Gopnik's pen is agile and tender, issuing in a flourish of similies ("Alice had found frisee and watercress and was looking at them raptly--not with the greed of a hungry man seeing dinner but with the admiration of William Bennett looking at a long marriage," p. 244) as well as on-the-money "capturings" of experience. My favorite in the latter category is when he describes storytime with his son, in the late evening:
Paris is a northern city, on a latitude with Newfoundland, as New York is a Mediterranean one, on a latitude with Naples, and so the light here in the hours between seven and nine at night is like the light in the hours between five and seven in New York. The sun is still out, but the sounds have become less purposeful--you hear smaller noises, high heels on the pavement--and though it is a pleasant time to lie in bed, it is not an easy time for a small boy to go to sleep (pp. 196-197).
The conjunction of light and sound, and the playful suggestion that the bend of the sun somehow dulls the air through which sound travels, crystallizes in the "high heels on the pavement" observation, which transports one to just that kind of evening and sound. Great stuff.

As is usual--one finds this alot with students who study abroad--the cross-cultural experience makes possible a reflection on one's own culture that wouldn't be possible otherwise. As Gopnik observes, "There are certain insights that can come to an American only when is abroad, because only there does the endless ribbon of American television become segmented enough so that you can pay attention to its parts," for instance. Gopnik is at his best in this mode of Paris-based reflection on American culture in his chapter "Barney in Paris" (yes, that Barney!) and some reflections on football (soccer) by a lover of baseball and hockey.

Gopnik's prose had so welcomed me into his world that I, too, felt the sting of his family's departure for Paris, just as I felt a sting of disappointment in the book's coming to an end.


Best American Fiction?

The New York Times has an interesting piece on the best American fiction of the last 25 years. (For the implicit criteria, see the list of judges.) Toni Morrison's Beloved was the winner, and Don DeLillo's Underworld was runner-up (I don't think you'll see that one on Oprah's book club.) I'm not a huge fan of American fiction, but I do love Updike, and glad to see the Rabbit novels get honorary mention. And I just keep bumping into the nihilism of Cormac McCarthy everywhere, including a recent Harper's piece. Need to add his trilogy to my summer reading list.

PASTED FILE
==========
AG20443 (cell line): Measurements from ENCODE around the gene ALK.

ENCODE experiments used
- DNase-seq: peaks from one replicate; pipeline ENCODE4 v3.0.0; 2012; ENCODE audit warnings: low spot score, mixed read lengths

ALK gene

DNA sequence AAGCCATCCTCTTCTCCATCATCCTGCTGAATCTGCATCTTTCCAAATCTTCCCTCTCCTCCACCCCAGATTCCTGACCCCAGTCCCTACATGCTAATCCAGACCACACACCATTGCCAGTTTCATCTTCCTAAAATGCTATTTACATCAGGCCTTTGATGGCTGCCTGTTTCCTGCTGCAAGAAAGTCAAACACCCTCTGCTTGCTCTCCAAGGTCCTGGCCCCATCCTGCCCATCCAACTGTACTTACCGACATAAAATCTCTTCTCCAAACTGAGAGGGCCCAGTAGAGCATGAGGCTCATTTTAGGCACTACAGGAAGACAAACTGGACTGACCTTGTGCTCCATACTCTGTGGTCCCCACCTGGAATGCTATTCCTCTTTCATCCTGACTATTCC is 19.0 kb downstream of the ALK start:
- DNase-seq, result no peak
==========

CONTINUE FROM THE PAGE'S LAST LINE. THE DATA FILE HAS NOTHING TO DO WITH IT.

"Grace is Everywhere"

Those, like me, who enjoyed Marilynne Robinson’s Gilead will undoubtedly be moved by Georges Bernanos’ classic, The Diary of a Country Priest (first published in 1937), which I finished on the plane to Geneva. Indeed, one wonders if Robinson didn’t find a certain inspiration and model in Bernanos’ novel: Robinson gives us a glimpse into the epistolary legacy left by a dying old Reformed preacher in the rural American Midwest; Bernanos steals for us the diary of an ailing young Catholic priest tending a tiny parish in the French countryside.

The Diary is typically French: only about six things ever happen in the book. But the genius of the book is the anonymous priest’s keen observatory powers, turned on both his parish and friends, and turned inward in introspection. All of this is interlaced with brilliant literary theological reflection which seems to capture the spirit (I would say) of le nouvelle théologie. (E.g., the priest remarks: “Paganism was no enemy of nature, but Christianity alone can exalt it, can raise it to man’s own height, to the peak of his dreams.”)

His is an honest faith: grappling with doubt, and yet so strongly tethered to Christ; struggling with prayer, and yet a life bathed in prayer; looking for friendship, and finding it in the most unexpected places; loathing, but loving, his parishioners; frustrated by the institutional church, but not abandoning it. Above all, Bernanos illuminates the sacramentality of the world in the priest’s final words: “Grace is everywhere.”


Laughing all the way to the Wodehouse

I just enjoyed the cathartic pleasures of some laugh-out-loud, tears-rolling-down humor in P.G. Wodehouse’s tales of Bertie Wooster and Jeeves--in a wonderful collection of Wodehouse’s witty short stories, The Most of P.G. Wodehouse (Scribner, 2000), which I picked up in Chicago a few weeks ago. A delightful change of pace from more sober reading of late.